Government abandons ID card bill

Charles Clarke has vowed to reintroduce the bill after the election if Labour win and has accused its opponents of being weak on crime
Written by Andy McCue, Contributor

The UK government has slammed opposition to the biometric ID card bill after admitting it will be forced to shelve the plans after running out of legislative time in the run up to next month's expected general election.

But Home Secretary Charles Clarke has vowed to re-introduce the ID card bill after the election if Labour wins a third term and, in an interview with The Observer at the weekend, he branded Conservative and Liberal Democrat opposition as "crazy".

Prime Minister Tony Blair is expected to announce the date of the general election tomorrow. That will signal the start of the frantic 'wash up' period when the government and opposition political parties thrash out an agreement on which bills will be passed or ditched before Parliament is dissolved at the end of the week.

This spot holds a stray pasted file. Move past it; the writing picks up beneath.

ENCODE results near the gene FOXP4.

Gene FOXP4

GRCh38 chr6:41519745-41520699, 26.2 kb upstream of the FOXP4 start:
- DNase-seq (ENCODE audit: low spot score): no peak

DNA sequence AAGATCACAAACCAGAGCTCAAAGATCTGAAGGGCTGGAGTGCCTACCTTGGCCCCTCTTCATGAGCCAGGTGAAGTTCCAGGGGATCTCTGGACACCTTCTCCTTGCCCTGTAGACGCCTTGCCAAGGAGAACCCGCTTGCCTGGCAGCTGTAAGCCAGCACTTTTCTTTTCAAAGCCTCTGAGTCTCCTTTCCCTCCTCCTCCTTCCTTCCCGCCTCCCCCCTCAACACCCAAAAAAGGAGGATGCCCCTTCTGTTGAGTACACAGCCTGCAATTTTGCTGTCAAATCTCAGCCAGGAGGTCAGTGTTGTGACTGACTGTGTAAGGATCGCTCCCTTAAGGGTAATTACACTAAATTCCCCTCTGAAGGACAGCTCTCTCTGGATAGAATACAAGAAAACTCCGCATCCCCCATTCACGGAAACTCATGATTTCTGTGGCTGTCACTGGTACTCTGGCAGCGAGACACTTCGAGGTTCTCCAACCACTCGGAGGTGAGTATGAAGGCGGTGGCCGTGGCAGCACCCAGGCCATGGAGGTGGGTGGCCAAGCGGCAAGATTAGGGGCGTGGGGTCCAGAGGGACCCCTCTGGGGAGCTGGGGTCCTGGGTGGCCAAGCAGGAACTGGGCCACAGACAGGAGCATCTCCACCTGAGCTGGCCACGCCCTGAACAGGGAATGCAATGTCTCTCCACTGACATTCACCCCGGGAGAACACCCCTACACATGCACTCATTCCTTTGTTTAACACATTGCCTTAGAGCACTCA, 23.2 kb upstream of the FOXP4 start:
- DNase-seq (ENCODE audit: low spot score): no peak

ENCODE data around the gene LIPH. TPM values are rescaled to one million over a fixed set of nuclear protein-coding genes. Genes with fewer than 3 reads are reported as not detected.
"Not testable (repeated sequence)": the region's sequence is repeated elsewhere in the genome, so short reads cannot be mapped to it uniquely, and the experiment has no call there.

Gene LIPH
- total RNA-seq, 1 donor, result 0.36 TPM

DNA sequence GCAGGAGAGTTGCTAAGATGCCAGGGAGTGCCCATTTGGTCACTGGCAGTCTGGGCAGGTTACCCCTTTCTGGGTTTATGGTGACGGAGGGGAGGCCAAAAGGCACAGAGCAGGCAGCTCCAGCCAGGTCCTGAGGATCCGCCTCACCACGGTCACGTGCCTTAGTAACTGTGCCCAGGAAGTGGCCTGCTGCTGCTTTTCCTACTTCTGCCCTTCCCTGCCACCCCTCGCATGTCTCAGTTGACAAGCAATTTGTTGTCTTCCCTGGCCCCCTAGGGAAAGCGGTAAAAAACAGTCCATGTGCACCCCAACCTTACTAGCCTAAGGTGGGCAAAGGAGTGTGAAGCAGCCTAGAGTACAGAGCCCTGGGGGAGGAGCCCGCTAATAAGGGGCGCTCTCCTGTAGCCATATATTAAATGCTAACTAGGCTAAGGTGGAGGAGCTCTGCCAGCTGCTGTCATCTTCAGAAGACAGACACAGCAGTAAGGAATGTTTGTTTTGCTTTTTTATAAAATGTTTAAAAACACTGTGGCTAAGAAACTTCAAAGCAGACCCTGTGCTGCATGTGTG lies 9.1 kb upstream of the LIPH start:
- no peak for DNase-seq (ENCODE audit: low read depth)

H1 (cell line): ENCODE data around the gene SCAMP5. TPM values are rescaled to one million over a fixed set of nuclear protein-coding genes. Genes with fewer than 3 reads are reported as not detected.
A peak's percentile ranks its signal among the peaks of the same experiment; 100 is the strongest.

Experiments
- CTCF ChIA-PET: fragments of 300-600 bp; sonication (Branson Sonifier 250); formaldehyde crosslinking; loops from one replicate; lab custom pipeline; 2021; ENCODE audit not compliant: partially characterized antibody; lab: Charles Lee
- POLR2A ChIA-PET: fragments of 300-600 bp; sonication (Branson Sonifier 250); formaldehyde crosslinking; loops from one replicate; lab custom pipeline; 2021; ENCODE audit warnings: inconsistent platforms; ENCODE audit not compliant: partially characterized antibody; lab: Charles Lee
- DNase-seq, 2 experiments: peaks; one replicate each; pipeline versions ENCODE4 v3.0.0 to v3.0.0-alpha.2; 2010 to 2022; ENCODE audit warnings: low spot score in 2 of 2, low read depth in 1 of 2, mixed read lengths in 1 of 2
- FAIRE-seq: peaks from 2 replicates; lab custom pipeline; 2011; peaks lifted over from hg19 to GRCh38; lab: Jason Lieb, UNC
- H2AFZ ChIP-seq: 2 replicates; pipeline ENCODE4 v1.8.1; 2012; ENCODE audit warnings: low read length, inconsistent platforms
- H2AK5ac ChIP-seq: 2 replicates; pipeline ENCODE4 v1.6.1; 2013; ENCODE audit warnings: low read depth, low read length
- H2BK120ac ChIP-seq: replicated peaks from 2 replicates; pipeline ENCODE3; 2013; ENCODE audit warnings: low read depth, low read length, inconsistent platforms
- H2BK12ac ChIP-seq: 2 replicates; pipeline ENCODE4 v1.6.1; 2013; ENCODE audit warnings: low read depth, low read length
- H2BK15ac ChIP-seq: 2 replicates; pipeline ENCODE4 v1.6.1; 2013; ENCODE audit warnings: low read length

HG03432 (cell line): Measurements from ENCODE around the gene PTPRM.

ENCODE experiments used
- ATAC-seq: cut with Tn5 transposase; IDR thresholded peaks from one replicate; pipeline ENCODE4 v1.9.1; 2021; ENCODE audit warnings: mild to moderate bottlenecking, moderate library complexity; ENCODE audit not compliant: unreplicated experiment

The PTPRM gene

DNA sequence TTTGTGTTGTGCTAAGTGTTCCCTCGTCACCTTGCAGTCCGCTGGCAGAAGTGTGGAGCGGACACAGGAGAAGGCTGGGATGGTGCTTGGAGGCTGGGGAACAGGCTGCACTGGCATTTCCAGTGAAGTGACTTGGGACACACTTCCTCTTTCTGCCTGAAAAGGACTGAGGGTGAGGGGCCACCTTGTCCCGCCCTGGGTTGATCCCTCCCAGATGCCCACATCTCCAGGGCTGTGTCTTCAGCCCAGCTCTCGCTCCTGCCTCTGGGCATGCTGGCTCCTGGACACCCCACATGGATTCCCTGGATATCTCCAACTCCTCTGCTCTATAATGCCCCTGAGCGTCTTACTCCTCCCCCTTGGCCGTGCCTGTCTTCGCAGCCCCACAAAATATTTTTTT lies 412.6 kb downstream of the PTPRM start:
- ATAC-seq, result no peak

With the Conservatives and Liberal Democrats signalling they will not budge in their opposition to the ID card bill, the government will instead prioritise its limited legislative time before the election on other bills.

Along with pledging to re-introduce the ID card bill after the election, Clarke warned the other parties that Labour will use their opposition as a sign of weakness on crime during the election campaign.

"It will then become an election issue — which it doesn't have to be. If it is, it will be because the Tories and Liberal Democrats have decided to make it an election issue," Clarke told the paper.

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